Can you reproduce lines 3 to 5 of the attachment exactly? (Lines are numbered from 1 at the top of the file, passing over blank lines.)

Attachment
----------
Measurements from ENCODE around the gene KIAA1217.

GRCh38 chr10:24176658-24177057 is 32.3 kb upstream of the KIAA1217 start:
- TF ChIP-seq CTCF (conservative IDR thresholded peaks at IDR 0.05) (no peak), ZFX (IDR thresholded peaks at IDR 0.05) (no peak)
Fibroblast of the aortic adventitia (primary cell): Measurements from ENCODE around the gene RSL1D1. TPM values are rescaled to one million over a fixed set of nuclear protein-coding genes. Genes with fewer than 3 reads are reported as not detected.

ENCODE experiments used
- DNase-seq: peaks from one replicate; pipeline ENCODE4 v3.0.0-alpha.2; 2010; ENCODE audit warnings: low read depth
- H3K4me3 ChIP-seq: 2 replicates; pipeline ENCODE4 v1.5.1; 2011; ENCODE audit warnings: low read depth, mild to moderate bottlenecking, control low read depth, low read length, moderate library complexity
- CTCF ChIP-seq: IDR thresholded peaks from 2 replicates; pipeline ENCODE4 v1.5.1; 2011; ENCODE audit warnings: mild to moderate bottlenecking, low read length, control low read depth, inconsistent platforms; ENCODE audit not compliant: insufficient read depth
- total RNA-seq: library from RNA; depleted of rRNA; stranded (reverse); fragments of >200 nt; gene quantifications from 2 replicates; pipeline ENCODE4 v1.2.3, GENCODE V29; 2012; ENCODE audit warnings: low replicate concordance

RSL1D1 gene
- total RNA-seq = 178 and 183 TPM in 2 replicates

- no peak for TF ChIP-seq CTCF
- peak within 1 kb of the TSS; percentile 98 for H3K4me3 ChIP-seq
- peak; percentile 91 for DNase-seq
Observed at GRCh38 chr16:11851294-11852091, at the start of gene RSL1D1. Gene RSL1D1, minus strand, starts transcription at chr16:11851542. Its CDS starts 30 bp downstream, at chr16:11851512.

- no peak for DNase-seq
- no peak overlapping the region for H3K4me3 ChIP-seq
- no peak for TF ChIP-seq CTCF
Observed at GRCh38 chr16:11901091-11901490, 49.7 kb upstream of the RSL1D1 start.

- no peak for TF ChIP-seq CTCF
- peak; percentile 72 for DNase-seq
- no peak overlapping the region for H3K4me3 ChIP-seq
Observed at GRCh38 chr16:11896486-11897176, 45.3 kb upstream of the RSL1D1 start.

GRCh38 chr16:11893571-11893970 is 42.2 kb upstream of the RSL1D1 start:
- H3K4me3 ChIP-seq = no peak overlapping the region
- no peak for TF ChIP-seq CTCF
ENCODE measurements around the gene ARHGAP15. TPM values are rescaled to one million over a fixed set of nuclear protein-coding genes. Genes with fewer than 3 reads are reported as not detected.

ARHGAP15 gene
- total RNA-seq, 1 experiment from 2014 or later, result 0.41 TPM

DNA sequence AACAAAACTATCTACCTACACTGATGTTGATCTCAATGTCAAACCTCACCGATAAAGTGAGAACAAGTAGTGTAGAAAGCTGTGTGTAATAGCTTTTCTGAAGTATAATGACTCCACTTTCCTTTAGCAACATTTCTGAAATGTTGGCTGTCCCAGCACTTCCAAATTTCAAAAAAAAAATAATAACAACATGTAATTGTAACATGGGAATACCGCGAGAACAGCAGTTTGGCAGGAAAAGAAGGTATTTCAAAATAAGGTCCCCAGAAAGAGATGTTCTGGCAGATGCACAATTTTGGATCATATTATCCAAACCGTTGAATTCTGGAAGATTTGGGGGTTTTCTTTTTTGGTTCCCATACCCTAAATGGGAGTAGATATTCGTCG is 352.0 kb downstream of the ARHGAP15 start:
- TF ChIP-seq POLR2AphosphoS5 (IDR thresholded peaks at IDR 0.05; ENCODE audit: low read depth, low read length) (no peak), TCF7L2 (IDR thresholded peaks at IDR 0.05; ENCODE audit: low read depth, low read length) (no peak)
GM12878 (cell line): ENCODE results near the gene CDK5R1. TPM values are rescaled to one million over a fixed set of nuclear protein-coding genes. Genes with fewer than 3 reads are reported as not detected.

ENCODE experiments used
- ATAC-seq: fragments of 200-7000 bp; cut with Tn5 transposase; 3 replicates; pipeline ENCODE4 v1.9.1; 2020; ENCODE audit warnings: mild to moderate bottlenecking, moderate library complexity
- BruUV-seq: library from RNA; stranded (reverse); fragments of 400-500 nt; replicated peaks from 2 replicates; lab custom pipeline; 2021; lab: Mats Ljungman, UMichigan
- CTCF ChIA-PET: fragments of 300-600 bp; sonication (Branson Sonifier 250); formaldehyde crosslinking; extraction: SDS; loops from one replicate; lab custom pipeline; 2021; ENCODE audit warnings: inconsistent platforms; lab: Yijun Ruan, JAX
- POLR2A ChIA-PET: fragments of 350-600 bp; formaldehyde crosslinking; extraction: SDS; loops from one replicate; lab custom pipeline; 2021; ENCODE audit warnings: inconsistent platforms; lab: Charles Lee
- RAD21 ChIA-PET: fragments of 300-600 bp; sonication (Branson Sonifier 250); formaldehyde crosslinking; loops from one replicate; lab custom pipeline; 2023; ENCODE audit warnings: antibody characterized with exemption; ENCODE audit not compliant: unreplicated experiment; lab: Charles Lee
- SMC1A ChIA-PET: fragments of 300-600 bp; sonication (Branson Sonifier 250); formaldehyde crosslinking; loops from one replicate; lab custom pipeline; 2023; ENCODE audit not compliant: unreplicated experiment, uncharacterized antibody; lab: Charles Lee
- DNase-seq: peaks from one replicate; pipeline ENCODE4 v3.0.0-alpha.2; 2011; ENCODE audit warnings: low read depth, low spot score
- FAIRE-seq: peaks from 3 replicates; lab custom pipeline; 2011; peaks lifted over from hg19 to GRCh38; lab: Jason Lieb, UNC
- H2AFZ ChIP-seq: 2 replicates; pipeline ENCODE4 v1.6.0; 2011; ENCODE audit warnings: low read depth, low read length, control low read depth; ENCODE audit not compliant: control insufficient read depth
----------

- TF ChIP-seq CTCF (conservative IDR thresholded peaks at IDR 0.05) (no peak), ZFX (IDR thresholded peaks at IDR 0.05) (no peak)
Fibroblast of the aortic adventitia (primary cell): Measurements from ENCODE around the gene RSL1D1. TPM values are rescaled to one million over a fixed set of nuclear protein-coding genes. Genes with fewer than 3 reads are reported as not detected.

ENCODE experiments used